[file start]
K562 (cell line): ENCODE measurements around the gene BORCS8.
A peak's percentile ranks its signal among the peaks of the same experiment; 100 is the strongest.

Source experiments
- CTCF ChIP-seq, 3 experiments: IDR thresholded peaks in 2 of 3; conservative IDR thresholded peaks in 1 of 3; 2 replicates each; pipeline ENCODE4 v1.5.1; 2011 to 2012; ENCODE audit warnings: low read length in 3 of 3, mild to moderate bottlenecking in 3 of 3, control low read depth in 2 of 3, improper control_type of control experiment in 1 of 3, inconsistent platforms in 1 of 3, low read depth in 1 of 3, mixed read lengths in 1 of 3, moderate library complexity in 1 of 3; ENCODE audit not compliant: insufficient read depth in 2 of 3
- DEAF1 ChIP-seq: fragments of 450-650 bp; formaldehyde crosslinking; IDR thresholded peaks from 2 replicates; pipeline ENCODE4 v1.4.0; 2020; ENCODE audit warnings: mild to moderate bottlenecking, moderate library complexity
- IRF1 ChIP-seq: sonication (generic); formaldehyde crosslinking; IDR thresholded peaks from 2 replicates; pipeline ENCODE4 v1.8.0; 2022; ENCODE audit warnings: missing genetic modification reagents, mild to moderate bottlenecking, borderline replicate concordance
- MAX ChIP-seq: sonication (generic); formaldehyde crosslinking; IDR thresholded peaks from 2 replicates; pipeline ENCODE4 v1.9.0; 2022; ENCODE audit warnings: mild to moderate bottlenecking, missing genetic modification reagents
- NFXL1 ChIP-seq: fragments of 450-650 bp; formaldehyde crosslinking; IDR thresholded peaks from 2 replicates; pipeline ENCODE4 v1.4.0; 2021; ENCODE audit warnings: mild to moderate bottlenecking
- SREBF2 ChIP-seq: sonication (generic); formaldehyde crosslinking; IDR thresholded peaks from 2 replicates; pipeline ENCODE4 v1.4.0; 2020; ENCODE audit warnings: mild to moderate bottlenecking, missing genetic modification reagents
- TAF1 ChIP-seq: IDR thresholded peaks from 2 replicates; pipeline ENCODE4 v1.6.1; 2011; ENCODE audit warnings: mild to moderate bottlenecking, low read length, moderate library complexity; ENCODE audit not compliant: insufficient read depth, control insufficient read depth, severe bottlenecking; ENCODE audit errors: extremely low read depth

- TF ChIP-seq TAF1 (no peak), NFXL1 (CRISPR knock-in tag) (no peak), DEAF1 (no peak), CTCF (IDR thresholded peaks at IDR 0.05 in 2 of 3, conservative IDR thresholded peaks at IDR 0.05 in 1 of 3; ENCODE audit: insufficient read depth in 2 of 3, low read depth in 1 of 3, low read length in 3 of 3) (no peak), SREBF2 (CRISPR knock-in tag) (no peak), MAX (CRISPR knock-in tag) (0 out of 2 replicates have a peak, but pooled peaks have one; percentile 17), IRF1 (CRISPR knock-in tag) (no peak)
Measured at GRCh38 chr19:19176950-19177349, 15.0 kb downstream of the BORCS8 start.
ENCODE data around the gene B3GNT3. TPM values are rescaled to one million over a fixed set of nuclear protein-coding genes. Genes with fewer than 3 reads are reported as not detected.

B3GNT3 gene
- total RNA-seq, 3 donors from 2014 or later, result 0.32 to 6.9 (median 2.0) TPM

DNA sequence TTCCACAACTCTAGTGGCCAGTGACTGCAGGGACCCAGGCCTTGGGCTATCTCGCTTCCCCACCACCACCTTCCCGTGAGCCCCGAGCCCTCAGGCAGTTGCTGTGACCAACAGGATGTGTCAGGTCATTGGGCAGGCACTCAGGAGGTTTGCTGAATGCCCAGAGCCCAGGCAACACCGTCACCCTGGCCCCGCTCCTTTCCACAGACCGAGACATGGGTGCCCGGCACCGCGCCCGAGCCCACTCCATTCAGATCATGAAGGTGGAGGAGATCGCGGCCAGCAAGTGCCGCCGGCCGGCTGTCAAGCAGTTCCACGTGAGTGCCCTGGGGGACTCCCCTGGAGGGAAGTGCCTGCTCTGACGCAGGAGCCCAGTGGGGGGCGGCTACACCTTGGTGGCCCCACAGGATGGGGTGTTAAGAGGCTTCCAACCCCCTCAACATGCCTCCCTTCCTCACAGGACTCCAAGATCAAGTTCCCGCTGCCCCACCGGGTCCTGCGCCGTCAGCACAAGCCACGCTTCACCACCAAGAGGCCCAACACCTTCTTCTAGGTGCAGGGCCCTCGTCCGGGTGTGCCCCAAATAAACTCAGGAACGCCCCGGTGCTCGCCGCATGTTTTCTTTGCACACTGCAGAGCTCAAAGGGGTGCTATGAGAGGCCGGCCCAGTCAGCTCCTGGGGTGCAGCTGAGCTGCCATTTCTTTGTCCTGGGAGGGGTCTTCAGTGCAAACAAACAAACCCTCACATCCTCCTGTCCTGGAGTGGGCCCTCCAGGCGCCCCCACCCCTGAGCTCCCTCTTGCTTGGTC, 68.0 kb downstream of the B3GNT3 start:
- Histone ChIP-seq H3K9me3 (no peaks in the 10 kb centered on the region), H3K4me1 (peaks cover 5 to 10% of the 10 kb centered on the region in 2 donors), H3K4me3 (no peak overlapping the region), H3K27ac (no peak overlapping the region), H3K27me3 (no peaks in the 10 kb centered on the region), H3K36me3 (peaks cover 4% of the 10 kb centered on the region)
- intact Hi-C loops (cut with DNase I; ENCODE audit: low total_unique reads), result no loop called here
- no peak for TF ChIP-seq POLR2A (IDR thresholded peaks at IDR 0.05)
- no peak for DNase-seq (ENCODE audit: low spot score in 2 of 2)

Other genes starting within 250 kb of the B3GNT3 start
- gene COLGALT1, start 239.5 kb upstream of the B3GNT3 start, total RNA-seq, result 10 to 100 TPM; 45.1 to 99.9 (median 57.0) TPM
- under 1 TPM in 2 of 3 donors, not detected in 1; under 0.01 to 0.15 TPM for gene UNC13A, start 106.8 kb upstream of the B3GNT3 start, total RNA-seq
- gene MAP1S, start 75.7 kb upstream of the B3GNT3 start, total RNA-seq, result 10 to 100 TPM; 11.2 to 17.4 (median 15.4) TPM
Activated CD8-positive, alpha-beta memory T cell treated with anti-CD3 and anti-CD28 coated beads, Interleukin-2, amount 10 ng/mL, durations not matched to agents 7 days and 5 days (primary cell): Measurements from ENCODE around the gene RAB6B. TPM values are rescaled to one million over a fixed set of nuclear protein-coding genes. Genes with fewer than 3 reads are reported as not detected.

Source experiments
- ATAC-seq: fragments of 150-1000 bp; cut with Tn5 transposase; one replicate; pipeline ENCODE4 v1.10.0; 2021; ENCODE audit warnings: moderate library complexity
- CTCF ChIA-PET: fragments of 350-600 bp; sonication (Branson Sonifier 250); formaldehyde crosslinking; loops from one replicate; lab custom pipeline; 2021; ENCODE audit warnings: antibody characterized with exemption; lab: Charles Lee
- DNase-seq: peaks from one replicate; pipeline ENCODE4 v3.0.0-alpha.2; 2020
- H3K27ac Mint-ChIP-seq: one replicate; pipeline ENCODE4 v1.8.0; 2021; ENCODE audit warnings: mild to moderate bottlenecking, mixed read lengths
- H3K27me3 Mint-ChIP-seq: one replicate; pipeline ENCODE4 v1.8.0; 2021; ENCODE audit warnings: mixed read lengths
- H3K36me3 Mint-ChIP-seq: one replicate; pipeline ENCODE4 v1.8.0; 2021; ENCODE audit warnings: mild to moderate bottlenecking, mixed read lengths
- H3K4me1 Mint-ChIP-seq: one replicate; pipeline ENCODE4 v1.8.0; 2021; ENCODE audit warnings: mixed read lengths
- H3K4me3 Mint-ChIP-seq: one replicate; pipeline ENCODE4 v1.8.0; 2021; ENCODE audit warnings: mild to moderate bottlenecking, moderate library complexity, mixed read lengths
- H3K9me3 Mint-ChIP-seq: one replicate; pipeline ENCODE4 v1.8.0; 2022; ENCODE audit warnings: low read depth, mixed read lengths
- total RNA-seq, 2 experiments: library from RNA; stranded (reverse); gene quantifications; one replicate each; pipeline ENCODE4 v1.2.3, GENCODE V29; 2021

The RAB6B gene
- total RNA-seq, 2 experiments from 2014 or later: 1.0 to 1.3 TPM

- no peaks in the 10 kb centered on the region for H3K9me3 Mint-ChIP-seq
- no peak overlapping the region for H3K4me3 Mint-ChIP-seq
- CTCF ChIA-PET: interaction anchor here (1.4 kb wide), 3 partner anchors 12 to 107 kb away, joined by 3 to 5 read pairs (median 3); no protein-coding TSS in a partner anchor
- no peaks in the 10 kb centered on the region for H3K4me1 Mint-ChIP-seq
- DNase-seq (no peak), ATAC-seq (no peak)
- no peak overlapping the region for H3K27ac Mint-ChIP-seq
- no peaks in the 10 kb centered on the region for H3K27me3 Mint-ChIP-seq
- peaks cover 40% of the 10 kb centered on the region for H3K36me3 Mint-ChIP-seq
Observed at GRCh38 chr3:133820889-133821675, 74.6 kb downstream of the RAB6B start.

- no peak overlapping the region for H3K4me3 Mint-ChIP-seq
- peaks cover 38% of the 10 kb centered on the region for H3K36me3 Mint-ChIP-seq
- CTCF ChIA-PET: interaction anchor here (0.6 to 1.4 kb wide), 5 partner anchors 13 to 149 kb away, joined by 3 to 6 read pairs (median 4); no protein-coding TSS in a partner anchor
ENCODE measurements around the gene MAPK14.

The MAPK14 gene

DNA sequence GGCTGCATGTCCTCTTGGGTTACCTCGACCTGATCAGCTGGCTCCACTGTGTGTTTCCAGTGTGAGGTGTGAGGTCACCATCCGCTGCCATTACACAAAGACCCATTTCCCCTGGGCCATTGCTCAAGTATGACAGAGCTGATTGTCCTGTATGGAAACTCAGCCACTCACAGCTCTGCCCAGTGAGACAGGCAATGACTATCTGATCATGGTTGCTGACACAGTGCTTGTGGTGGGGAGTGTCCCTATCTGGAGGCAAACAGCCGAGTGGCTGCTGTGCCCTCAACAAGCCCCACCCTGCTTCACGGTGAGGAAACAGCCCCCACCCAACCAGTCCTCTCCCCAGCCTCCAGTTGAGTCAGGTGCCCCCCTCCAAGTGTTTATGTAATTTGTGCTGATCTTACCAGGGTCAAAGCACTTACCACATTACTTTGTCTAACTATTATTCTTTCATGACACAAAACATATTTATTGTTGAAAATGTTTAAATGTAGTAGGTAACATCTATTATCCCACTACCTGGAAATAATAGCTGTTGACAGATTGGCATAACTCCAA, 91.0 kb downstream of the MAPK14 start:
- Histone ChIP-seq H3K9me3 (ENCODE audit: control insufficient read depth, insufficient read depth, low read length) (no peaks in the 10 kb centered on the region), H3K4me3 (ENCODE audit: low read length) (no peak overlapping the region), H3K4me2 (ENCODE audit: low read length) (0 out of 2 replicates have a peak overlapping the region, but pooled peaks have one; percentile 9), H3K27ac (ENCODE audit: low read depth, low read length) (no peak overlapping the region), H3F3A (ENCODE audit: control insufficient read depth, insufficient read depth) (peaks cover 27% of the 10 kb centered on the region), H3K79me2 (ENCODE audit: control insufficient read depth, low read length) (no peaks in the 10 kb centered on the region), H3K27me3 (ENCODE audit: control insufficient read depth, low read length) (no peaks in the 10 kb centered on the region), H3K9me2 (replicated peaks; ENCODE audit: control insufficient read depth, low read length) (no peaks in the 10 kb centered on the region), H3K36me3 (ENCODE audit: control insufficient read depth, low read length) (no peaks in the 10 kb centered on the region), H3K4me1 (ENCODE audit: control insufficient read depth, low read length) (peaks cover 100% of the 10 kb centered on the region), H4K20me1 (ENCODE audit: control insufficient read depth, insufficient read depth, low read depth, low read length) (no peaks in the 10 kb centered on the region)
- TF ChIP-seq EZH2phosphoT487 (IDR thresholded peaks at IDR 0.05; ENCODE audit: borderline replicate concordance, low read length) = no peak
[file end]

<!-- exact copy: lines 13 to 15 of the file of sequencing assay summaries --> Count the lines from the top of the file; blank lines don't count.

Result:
ENCODE data around the gene B3GNT3. TPM values are rescaled to one million over a fixed set of nuclear protein-coding genes. Genes with fewer than 3 reads are reported as not detected.

B3GNT3 gene
- total RNA-seq, 3 donors from 2014 or later, result 0.32 to 6.9 (median 2.0) TPM